He discovered the Pimsleur method when he decided to learn Arabic on his own. “I had never learned a language from scratch, so I wanted to see what my students were going through,” he says. He was so impressed with Simon & Schuster’s Pimsleur Arabic course that he decided to teach Hebrew using the same methodology: frequent repetition, concentration on core vocabulary and emphasis on organic learning by hearing rather than worksheets and blackboard lectures.
“I like the method. It’s not as didactic as the other class I took,” says Jonathan Livon, a 27-year-old who works at a hitech company in Tel Aviv and has done two Ulpan La-Inyan courses. “There’s room for asking questions, making connections between words you’ve heard or words that sound like words that you’ve heard.”
“I suggest they take their Hebrew to the streets,” says Steinberger. His advice: Always order your food in Hebrew, strike up conversations with strangers, visit an old-age home and for the single students – always, always flirt in Hebrew because that could turn out to be a significant other and an immersion course all rolled into one.
When Adlerstein, a former lawyer, moved to the German Colony from New York, she took Steinberger’s advice and went around to all the stores and introduced herself, telling the staff that she was a new immigrant trying hard to learn Hebrew. Now, she says, if she tries to speak in English, they tease her, asking “Where’s the Hebrew?”
“I have grandchildren here, and they laugh their heads off when I try to speak in Hebrew,” Adlerstein says. “Even the twoand- a-half-year-old corrects my pronunciation.”
Though Steinberger’s ulpan is growing quickly, it’s difficult to compete with the state or municipality ulpans, which olim can attend free of charge.
Steinberger’s six-week sessions, which meet five days a week for an hour each day, cost NIS 900- 1,000. The most intensive ulpanim for olim, available free of charge, are five days a week, four hours a day, for five months.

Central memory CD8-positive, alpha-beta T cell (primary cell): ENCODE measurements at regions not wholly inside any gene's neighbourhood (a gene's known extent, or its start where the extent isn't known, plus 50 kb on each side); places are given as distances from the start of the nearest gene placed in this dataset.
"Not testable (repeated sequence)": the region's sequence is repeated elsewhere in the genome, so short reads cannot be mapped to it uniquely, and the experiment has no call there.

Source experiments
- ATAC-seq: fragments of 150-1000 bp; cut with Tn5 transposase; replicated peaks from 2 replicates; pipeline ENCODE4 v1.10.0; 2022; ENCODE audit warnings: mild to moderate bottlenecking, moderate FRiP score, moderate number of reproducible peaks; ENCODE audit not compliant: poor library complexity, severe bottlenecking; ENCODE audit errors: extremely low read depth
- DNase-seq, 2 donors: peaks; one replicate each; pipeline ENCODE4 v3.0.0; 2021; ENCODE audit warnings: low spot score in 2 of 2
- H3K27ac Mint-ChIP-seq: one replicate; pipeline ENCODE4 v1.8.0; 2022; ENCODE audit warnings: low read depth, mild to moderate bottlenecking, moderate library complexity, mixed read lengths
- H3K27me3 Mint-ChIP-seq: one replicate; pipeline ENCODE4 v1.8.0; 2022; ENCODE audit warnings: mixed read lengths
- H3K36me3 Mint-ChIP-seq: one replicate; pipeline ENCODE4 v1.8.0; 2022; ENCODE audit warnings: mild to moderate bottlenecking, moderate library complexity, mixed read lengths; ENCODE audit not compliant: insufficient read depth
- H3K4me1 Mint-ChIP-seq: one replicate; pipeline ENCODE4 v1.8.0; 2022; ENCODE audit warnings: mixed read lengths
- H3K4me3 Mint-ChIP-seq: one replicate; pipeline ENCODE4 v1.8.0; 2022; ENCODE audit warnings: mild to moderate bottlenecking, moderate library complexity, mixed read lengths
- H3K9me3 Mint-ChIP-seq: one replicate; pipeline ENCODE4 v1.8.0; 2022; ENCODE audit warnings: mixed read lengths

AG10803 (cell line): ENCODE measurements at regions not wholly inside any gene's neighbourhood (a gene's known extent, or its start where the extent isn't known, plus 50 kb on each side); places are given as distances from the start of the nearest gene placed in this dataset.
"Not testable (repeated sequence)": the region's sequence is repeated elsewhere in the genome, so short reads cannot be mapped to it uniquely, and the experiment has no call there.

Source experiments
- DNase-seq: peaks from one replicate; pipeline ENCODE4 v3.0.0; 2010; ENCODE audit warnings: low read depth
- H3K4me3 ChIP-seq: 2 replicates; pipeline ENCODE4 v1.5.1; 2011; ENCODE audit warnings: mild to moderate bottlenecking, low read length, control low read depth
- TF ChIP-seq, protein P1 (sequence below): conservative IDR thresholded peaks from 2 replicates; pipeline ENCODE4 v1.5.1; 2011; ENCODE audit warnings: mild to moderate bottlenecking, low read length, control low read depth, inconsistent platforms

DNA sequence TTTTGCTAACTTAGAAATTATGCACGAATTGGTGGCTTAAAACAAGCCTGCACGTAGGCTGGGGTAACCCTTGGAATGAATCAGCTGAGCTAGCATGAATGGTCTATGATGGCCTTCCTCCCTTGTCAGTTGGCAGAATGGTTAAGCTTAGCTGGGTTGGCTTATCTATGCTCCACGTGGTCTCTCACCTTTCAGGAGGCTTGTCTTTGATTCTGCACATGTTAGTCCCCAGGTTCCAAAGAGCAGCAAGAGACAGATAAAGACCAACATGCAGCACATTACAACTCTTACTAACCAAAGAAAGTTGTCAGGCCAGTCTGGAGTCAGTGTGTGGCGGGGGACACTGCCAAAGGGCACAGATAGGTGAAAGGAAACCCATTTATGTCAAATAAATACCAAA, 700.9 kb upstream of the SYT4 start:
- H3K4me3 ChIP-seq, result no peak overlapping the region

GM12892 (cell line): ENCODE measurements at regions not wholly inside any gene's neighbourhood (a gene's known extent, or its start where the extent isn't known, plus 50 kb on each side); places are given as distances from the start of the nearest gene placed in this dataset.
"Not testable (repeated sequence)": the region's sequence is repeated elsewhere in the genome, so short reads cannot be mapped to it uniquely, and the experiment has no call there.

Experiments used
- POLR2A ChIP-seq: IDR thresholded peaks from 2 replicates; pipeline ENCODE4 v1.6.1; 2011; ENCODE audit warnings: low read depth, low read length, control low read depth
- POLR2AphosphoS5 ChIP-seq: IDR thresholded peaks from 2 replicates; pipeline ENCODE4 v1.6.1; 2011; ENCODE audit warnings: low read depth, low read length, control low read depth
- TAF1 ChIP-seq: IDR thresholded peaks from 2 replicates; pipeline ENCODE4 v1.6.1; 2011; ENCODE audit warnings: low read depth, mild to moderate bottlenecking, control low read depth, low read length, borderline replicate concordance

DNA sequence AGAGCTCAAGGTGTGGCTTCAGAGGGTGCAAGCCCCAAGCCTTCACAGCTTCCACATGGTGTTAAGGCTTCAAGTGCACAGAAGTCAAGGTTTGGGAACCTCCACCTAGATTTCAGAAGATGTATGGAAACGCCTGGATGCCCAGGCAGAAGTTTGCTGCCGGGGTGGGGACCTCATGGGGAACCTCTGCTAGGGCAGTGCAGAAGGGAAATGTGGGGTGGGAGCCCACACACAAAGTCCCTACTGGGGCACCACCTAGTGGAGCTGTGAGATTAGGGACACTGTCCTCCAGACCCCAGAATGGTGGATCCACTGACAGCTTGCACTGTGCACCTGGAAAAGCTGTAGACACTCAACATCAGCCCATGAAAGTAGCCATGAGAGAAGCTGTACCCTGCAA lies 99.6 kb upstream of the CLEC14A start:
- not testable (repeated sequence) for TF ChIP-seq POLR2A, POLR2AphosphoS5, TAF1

“The state ulpanim are heavy on the grammar,” explains Steinberger. “The thing with grammar is that if someone is interested in language and has an affinity for languages, they’ll like it, they’ll get it, they’ll succeed and be able to speak based on that. But from my gross judgment, about half, if not more, don’t get it and then they start feeling bad about themselves, thinking they’ll never get the language. So I wanted a program that’s based on communicating, based on people being able to participate with each other and interact with Israelis.”
La’inyan also happens to be Steinberger’s favorite Hebrew word. It means “straight and to the point,” the way that Steinberger hopes his students will learn Hebrew.
Teaching Hebrew is Steinberger’s livelihood, but he enjoys giving it away for free as well. He offers free Hebrew learning material, including a word of the day, on his Web site (
“Birthright is looking for ways to connect Jews around the world with Judaism and Israel, and this is a way I can grab onto that,” he says. “Why not spread the knowledge if I have it? It doesn't have to be all corporate.”
For Steinberger, helping others learn Hebrew is a way of celebrating Zionism. “The language creates community,” he says. “I enjoy it, and I feel more connected to Israel, more connected to Hebrew, more connected to Judaism.”